Why The Political Right Is All Wrong
Years ago, when in high school in Carmel Indiana, I found myself in what would become one of the most memorable classes I would ever take. It was a class that was entirely focused on the French Revolution. I cannot remember my teachers name, but he was good. I say that because I remember on the very first day the man walked into the classroom and virtually oozed with excitement about his subject and the potential, real or feigned, of his new students. From that first day to the end of that particular course, I was hooked. This man had my attention, and made a moment in history exciting. That’s a gift in my book. The interest in history has been with me to this day, fueled by later chats with my father and his colleagues who I would listen to with interest while they discussed such topics as the ‘war of northern aggression’, the assasination attempts of Franz Ferdinand and other monumental, historical moments in world or American history.
Out of all that learning over the years, I have heard certain terms in the discussion of history or politics repeatedly, and rarely, if ever, had interest as to their origins. Well, until recently. For example…
In almost any discussion of politics, be it secular or Christian related, the terms “left”, “moderate” and “right” will be in the mix somewhere. Generally speaking, Christians have seen the “left” as bad, “moderate” a little better, and the “right” or “far right” the place you want to be. That’s the ticket, or so many think.
Well, if that has been you’re way of thinking, I’d like you to pause for a moment and rethink. Take off you’re “I’m an American” hat for just a second, and remember that, as a Christian, your citizenship is in heaven (Php 3:20), you’re constitution is the Word of God, and consider the following:
The modern political terms of “left” and “right” originated in the very beginnings of the French Revolution (1789-1799). In the legislative assembly, those who sat on the left side of the isle were generally seen as the most radical and dangerous of revolutionaries. The most extreme members of this group sat in the balcony – on the left side – of the uppermost chamber. These folks were known as the Jacobins. More on them later.
On the right side of the aisle in the legislative assembly in France you had those who were less extreme than the Jacobins, but were still revolutionaries in the common cause, that is, they had basically the same goal.
On that right side of the isle, there was a group who dominated, and they were known as the Girondins. They are what we would call today ‘Republicans’. They supported the middle and upper-class and business interests while the Jacobins goal was the support of “the people”.
Here is where it gets interesting.
If you were a Jacobin back then, you supported the revolution and favored a secularized, non-Christian and centralized government that would be the equivalent of today’s modern view of a …. well, the current government we have in America. Federal, controlling, godless (except itself), no state is independent, etc. You get the picture.
During the French revolution, if you were a Girondin (the “right”) you would have supported the very same ultimate goal, but by different means.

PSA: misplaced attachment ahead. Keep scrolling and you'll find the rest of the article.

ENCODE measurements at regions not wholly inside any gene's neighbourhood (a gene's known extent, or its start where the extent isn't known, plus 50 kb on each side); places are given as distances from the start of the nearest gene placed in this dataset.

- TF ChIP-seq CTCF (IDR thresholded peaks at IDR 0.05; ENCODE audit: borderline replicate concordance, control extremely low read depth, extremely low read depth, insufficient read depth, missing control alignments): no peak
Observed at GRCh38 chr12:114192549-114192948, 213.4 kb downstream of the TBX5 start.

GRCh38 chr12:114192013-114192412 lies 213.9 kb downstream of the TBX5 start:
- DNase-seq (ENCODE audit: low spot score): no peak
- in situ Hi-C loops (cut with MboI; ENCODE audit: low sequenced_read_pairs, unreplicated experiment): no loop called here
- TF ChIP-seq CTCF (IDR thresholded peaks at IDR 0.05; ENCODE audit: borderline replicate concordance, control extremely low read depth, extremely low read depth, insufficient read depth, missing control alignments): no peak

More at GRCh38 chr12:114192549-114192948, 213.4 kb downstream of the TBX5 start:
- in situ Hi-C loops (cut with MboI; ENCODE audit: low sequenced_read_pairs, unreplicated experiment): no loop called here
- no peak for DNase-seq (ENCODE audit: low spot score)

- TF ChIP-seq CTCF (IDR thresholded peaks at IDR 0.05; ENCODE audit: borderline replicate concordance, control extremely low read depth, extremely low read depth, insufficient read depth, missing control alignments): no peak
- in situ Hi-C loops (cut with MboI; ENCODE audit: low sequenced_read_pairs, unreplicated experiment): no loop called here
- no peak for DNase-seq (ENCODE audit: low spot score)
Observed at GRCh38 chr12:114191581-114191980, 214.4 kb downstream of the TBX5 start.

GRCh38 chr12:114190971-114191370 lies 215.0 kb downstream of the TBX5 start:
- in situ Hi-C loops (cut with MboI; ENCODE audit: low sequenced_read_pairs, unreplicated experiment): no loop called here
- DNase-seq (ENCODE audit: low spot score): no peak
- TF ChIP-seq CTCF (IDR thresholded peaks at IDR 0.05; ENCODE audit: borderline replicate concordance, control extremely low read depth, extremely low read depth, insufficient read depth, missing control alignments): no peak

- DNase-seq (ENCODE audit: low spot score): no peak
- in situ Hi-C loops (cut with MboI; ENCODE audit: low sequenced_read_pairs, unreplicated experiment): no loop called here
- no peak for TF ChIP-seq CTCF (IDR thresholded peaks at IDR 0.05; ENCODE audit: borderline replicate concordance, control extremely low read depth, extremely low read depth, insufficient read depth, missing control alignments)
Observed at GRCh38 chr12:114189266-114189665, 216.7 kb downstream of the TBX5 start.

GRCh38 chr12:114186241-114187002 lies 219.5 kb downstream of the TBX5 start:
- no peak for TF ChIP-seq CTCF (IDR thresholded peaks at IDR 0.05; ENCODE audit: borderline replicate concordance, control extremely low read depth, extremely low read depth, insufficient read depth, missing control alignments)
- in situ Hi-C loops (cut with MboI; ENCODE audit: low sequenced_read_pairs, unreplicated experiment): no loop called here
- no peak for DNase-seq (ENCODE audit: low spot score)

The “left” would accomplish that goal much faster, but at a great immediate cost. The “right” would eventually get there, although not as painfully soon.
When you study the historical worldviews of the Jacobins and the Girondins, there is this startling conclusion: they wanted the same things. Power. Control. Sovereignty over their subjects. Like todays’ Democratic and Republican parties, they both had the same ultimate goal.
When you get right down to the bottom line, both had more similarities than differences. Both sides wanted power, both sides wanted control, and both sides denied the absolute Sovereignty of God Almighty as the Supreme Sovereign in all things. The same can be said today of our Democratic and Republican parties. They are not enemies of each other, not really. They are actually in cahoots with one another. The only difference is in their timetable and rhetoric.
The final goal for both parties is the same: sovereign, autonomous man living in a pragmatic, materialistic world sans King Jesus, His Word and commands for life and practice of the Gospel.
There are many today within the visible church who are Republican, pro-life, “conservative” and in general, stand for all things biblically moral. But there’s just one problem with being in that camp. These labels and standing for those issues do not make one a Christian, and therein lies the danger.
There are many who are conservative, republican, pro-lifers. Yet they are not Christian. They are not, as a result of regeneration by the Holy Spirit and by the power of God living a life of repentance and believing the Gospel, trusting Christ Jesus finished work as the only hope of eternal life.
It is the Gospel that is the solution to all political and moral failings.
I have become increasingly aware that many professing Christians have and are presently equating being republican, conservative and pro-life with being a recipient of God’s grace in regeneration, and are confusing being “right” with being a child of God.
Beloved, let’s rethink our thinking. Being a conservative, republican, pro-life American means nothing in light of the Gospel message of a life of repentance and trust in the finished work of the King of kings.